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Letters: Life After The Olympics
Originally published on Thu August 16, 2012 1:07 pm
AUDIE CORNISH, HOST:
It's time now for your letters and we're going to stay with the Olympics. Last week, we talked with two people who have been there. Derek Brown competed in 1996 in Team Handball, finishing ninth. And Kate MacKenzie also finished ninth in Women's Pair Rowing in Athens in 2004.
MELISSA BLOCK, HOST:
Both athletes dedicated their lives to their sport, but neither achieved fame, glory or a medal. But MacKenzie told us that being a part of the Olympics is more than just the hardware.
KATE MACKENZIE: Sometimes you just have to remind people that - hey, you know, it's not about the medal, like Derek said. It's about the experience and wearing the colors and representing the United States as best you can with your performance and just being proud to be an American.
BLOCK: Well, Lee Rosenbloom(ph) of Chelsea, Michigan couldn't agree more. He writes that ninth place is nothing to sneeze at and he adds this.
CORNISH: (reading) Although it's probably not a consolation to not have finished first, it really is an accomplishment to train, prepare and qualify for the games. Judging by your interviews and accomplishments since the games, I'd say that you're likely to medal at being exemplary humans, which is more important.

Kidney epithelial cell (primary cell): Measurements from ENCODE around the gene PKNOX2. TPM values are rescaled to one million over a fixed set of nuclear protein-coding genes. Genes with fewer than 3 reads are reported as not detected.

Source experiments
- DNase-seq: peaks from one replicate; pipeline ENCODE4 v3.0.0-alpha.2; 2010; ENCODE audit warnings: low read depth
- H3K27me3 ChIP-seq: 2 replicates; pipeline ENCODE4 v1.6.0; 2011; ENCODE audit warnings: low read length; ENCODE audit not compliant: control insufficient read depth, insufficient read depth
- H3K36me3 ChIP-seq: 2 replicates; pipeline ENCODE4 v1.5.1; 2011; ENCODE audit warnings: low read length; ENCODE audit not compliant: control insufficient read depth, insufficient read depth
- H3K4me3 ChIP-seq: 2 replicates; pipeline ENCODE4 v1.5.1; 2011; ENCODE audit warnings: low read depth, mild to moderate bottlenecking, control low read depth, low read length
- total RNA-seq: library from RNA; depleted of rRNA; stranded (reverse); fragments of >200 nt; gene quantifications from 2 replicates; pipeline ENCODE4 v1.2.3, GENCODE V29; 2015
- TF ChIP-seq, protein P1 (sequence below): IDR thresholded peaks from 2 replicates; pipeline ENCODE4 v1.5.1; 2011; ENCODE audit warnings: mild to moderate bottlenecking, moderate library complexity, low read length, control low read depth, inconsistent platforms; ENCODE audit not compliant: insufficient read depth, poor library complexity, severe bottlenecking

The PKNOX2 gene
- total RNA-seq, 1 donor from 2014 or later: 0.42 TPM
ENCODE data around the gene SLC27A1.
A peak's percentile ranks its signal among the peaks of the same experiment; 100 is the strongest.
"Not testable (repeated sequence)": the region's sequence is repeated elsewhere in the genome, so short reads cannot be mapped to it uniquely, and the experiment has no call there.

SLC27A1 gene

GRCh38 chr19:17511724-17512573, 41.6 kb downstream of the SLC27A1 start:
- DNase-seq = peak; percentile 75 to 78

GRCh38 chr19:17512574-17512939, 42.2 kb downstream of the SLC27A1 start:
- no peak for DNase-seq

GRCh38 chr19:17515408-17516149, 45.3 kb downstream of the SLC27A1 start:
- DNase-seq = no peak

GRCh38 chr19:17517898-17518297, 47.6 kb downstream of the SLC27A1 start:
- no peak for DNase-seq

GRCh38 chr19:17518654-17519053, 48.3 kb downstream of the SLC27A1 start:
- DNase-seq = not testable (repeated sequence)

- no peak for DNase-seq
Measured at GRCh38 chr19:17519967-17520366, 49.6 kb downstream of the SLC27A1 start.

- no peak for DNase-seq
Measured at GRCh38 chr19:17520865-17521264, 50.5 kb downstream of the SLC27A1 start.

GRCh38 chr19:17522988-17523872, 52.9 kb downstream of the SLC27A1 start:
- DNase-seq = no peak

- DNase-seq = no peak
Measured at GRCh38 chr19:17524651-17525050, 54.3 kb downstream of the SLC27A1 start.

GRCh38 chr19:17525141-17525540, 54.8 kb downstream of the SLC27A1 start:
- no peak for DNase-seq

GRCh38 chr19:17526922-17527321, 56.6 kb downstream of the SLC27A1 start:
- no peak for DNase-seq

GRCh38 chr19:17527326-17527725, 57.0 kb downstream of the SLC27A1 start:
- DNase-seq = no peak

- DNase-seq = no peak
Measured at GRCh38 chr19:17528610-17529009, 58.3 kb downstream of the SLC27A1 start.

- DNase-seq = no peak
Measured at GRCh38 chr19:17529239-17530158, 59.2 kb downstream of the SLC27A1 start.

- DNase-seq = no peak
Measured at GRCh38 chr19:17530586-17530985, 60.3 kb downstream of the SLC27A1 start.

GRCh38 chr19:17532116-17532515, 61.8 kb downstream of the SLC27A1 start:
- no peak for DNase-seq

BLOCK: And Joseph Haas(ph) of Taylor, Texas writes that our story brought back memories of his own - as he puts it - Olympic failure in 1985. He attended the Skills Olympics in Japan and took, as he says, a disappointing fourth place finish in industrial electronics. He goes on, while industrial electronics is not the media sensation that even the most obscure Olympic event enjoyed this summer, I was still left with feelings that echoed those expressed by Kate and Derek. Thank you for exploring, if ever briefly, those many who toil to reach greatness in spite of the risk of great failure.
CORNISH: Thanks for your letters. You can write us by going to NPR.org and click on Contact Us. Transcript provided by NPR, Copyright NPR.